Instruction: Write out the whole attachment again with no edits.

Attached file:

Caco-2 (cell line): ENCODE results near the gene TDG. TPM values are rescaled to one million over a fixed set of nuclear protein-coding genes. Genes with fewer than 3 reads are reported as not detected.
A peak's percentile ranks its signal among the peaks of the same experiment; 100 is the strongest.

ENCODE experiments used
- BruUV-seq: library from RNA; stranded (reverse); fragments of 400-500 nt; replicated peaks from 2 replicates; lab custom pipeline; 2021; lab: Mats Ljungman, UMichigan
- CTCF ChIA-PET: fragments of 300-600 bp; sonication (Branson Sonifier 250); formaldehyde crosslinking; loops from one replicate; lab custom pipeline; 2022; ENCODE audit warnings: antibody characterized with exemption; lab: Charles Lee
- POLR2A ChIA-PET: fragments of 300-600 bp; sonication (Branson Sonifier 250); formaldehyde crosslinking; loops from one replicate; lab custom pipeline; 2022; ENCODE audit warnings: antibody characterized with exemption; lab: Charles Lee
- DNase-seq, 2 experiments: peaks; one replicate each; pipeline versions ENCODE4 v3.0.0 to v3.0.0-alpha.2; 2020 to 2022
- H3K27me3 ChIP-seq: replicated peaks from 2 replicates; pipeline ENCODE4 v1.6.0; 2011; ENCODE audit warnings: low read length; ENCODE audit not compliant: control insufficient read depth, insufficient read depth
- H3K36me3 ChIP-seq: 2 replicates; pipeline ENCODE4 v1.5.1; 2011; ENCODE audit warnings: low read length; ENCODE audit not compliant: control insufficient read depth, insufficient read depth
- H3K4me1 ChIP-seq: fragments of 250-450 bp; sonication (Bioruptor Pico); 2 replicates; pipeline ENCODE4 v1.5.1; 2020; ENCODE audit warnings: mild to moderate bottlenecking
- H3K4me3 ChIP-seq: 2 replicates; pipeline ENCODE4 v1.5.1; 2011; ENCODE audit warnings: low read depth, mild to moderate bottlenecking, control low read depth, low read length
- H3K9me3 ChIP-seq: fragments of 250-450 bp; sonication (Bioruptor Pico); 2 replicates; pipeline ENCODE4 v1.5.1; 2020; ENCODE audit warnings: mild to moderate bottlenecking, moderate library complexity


Caco-2 (cell line): ENCODE results near the gene TDG. TPM values are rescaled to one million over a fixed set of nuclear protein-coding genes. Genes with fewer than 3 reads are reported as not detected.
A peak's percentile ranks its signal among the peaks of the same experiment; 100 is the strongest.

ENCODE experiments used
- BruUV-seq: library from RNA; stranded (reverse); fragments of 400-500 nt; replicated peaks from 2 replicates; lab custom pipeline; 2021; lab: Mats Ljungman, UMichigan
- CTCF ChIA-PET: fragments of 300-600 bp; sonication (Branson Sonifier 250); formaldehyde crosslinking; loops from one replicate; lab custom pipeline; 2022; ENCODE audit warnings: antibody characterized with exemption; lab: Charles Lee
- POLR2A ChIA-PET: fragments of 300-600 bp; sonication (Branson Sonifier 250); formaldehyde crosslinking; loops from one replicate; lab custom pipeline; 2022; ENCODE audit warnings: antibody characterized with exemption; lab: Charles Lee
- DNase-seq, 2 experiments: peaks; one replicate each; pipeline versions ENCODE4 v3.0.0 to v3.0.0-alpha.2; 2020 to 2022
- H3K27me3 ChIP-seq: replicated peaks from 2 replicates; pipeline ENCODE4 v1.6.0; 2011; ENCODE audit warnings: low read length; ENCODE audit not compliant: control insufficient read depth, insufficient read depth
- H3K36me3 ChIP-seq: 2 replicates; pipeline ENCODE4 v1.5.1; 2011; ENCODE audit warnings: low read length; ENCODE audit not compliant: control insufficient read depth, insufficient read depth
- H3K4me1 ChIP-seq: fragments of 250-450 bp; sonication (Bioruptor Pico); 2 replicates; pipeline ENCODE4 v1.5.1; 2020; ENCODE audit warnings: mild to moderate bottlenecking
- H3K4me3 ChIP-seq: 2 replicates; pipeline ENCODE4 v1.5.1; 2011; ENCODE audit warnings: low read depth, mild to moderate bottlenecking, control low read depth, low read length
- H3K9me3 ChIP-seq: fragments of 250-450 bp; sonication (Bioruptor Pico); 2 replicates; pipeline ENCODE4 v1.5.1; 2020; ENCODE audit warnings: mild to moderate bottlenecking, moderate library complexity